Requirements that Good Shoes For Nurses Must Comply
Requirements that Good Shoes For Nurses Must Comply

 

The job of medical staff is demanding on several levels. In addition to being physically exhausted, due to shifts that can sometimes take 24 hours, there is also a psychological aspect to this profession that shows that it is not for everyone.

Given the nature of the job, comfortable footwear may not be the first thing on their mind, but it’s clear that they need it. It’s not easy for medical caregivers to spend hours and hours on their feet. They need comfy and functional shoes, while fashion and current trends are irrelevant.

Tips on how to protect your feet and leg from consequences of prolonged standing, check below:

https://scrubbing.in/7-tips-for-prolonged-standing/.

Comfort Is a Priority

Nurses do most of the work while standing. After a while, gravity does the thing, and those legs begin to swell and ache. Even long sitting is terrible concerning that matter, but nurses often do not have the ‘luxury’ to relax during their shift.

Numerous studies have shown that pressure created in the legs after a few hours of standing or walking can lead to disorders such as varicose veins, capillary rupture, thrombus, etc. Also, it increases the risk of degenerative diseases of the musculoskeletal system.

Comfortable footwear is those that reduce pressure on the heels. It has anatomically adjusted insoles that evenly distribute the weight of the body to the entire foot. To put it simply, these are all models of footwear with thick sole – clogs, crocks, slip-ons, or any athletic shoes designed for caregivers. They should have a slightly raised base and additional support for the arch of the foot, which minimizes pressure on the feet.

Leg Support

The shoes we wear every day can be comfortable too. So, why these are not the right choice for caregivers? The answer lies in the lack of support for the foot, and that they lose the initial comfort after prolonged wear. What is soft when you first wear it can make you have significant problems with your feet after hours of continuous wear.

Footwear specifically made for people who do standing work, including nursing, should be compact and comfortable. Because nurses are mostly on the move, they need stable soles and the upper part made of firm materials, which will prevent slippage of the feet or twist of the joints.

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Protection

Wearing everyday shoes is not recommended for many reasons. Lack of protection is one of the main ones. Specialized footwear for caregivers should be designed to protect the foot from possible injuries, cuts, contact with harmful substances, etc.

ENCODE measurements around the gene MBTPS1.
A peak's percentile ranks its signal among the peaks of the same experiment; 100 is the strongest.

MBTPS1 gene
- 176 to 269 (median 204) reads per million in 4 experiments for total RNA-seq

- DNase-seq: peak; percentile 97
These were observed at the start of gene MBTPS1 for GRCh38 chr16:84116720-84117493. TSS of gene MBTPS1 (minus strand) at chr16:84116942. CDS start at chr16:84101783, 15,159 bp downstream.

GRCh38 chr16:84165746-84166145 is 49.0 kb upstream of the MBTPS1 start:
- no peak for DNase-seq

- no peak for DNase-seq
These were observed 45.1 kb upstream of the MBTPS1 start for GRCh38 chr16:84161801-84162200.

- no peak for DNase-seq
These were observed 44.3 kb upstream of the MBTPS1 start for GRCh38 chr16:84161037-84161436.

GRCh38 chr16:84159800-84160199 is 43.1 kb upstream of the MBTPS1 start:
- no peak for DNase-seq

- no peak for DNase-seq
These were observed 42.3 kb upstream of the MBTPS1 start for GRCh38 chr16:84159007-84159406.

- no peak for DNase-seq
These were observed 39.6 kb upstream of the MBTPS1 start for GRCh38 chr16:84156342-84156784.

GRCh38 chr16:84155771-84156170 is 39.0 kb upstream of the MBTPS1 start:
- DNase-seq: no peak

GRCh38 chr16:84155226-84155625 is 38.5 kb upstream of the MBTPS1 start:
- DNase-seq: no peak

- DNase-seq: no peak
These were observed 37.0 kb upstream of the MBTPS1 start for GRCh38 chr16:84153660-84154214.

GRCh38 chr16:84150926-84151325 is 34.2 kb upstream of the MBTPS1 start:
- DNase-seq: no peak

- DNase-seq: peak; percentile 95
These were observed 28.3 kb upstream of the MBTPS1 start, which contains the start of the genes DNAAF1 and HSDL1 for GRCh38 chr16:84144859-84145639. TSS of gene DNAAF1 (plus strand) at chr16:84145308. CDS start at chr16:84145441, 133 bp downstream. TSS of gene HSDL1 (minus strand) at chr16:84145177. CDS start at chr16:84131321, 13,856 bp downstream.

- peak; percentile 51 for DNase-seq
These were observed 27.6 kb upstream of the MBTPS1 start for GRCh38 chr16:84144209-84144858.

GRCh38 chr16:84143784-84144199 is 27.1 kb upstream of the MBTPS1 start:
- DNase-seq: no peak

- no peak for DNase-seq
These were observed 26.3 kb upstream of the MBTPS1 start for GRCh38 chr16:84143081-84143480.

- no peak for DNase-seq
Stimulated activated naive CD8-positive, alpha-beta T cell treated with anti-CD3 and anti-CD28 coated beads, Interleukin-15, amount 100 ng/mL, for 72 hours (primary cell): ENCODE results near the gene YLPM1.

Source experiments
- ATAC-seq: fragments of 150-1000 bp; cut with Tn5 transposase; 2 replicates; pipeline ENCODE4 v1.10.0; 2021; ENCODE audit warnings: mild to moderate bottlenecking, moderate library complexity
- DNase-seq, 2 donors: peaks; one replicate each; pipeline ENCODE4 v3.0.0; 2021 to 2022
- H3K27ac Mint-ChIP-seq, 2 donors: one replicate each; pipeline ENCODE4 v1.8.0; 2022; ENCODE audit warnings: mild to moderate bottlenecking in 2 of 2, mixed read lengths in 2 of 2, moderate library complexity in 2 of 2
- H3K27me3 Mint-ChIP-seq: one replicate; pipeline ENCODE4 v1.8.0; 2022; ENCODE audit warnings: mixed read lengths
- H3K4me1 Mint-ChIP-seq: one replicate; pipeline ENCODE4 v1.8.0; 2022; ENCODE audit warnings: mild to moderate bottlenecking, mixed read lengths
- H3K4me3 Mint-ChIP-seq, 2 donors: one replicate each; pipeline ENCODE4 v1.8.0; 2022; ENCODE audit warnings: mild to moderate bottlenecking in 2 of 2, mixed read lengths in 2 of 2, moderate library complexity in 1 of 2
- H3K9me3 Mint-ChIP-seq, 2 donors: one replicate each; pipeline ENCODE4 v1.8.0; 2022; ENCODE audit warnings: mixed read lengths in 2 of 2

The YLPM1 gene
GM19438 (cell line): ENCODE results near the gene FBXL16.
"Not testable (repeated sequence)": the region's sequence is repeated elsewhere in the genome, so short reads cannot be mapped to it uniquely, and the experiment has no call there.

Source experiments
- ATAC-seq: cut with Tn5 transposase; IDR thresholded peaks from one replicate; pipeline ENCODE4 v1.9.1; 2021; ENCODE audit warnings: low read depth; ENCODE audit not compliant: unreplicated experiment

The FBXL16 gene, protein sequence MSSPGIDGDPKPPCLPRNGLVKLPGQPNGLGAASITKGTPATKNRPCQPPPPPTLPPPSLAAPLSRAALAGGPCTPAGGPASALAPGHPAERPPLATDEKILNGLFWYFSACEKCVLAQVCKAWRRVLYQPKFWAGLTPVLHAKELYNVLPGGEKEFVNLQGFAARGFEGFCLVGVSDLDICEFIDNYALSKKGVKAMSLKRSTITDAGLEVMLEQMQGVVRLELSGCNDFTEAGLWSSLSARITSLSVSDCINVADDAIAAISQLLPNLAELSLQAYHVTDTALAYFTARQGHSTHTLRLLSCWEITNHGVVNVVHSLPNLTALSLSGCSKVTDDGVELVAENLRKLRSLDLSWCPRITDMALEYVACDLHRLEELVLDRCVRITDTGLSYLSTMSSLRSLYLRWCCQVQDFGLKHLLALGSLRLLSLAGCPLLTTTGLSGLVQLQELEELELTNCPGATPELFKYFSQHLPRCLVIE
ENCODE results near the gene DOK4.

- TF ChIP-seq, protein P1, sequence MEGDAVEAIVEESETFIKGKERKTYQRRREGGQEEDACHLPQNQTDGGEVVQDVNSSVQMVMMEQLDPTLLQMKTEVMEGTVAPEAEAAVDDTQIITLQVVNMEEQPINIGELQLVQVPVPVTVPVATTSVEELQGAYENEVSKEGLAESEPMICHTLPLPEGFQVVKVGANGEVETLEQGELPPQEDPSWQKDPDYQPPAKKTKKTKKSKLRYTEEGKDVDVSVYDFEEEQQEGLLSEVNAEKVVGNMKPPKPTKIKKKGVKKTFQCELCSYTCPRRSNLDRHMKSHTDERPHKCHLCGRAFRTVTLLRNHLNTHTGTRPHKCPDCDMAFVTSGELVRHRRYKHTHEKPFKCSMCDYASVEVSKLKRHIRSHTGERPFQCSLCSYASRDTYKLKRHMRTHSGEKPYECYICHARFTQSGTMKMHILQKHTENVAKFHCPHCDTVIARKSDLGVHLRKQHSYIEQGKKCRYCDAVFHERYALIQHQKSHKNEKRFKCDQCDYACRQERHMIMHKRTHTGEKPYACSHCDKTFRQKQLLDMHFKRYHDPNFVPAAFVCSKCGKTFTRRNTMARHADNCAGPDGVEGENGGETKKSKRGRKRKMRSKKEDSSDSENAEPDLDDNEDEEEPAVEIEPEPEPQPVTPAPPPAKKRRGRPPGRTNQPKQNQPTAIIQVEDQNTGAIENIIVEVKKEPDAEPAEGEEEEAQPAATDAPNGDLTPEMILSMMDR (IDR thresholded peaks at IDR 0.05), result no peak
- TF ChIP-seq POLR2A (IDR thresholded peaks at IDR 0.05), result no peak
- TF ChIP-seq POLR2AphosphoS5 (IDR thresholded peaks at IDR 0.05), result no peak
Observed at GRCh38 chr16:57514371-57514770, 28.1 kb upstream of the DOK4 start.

That is why nurses have to wear closed-toe shoes, without leashes, and a non-slip sole. They need shoes to provide maximum contact with the ground. Some manufacturers, like GoClove.com, added some extras, such as safety toe caps or anti-slip inner sole.

Another danger that lurks all medical staff is various infections. Because they do the type of work where they are in touch with the sick people, their belongings, and bedding, nurses should take care of the hygiene and cleanliness of the uniform.

The footwear should be easy to maintain, as they will probably clean it several times during a shift. The materials of which it is made should be easy to clean and preferably waterproof. Leather, both genuine and fake, is the right choice.

Preventing Unpleasant Smell

Even the most comfortable footwear in the world can smell unpleasant after prolonged wearing. Your feet are probably sweating because of the synthetic materials that your shoes are made of. These fabrics are not breathable.

Or maybe the problem is you. The medical explanation for sweaty feet, find here. Bacteria in sweat can cause an unpleasant smell and it is certainly not appropriate for someone working with patients to smell bad.

The first line of defense against odors is shoes made of natural materials. The lining should be moisture-wicking to ensure dry feet. Also, back open footwear, such as clogs and crocks, provides natural ‘ventilation.’ Some models even have inserts with antimicrobial properties, which prevent the appearance of unpleasant odors due to sweaty feet.

 

Although nurses are usually wearing clutches and crocks, there is a wide selection of footwear specially adapted and designed for work in a place that involves a lot of standing, sometimes running, and demanding movement. But all of them must comply with specific requirements.

 

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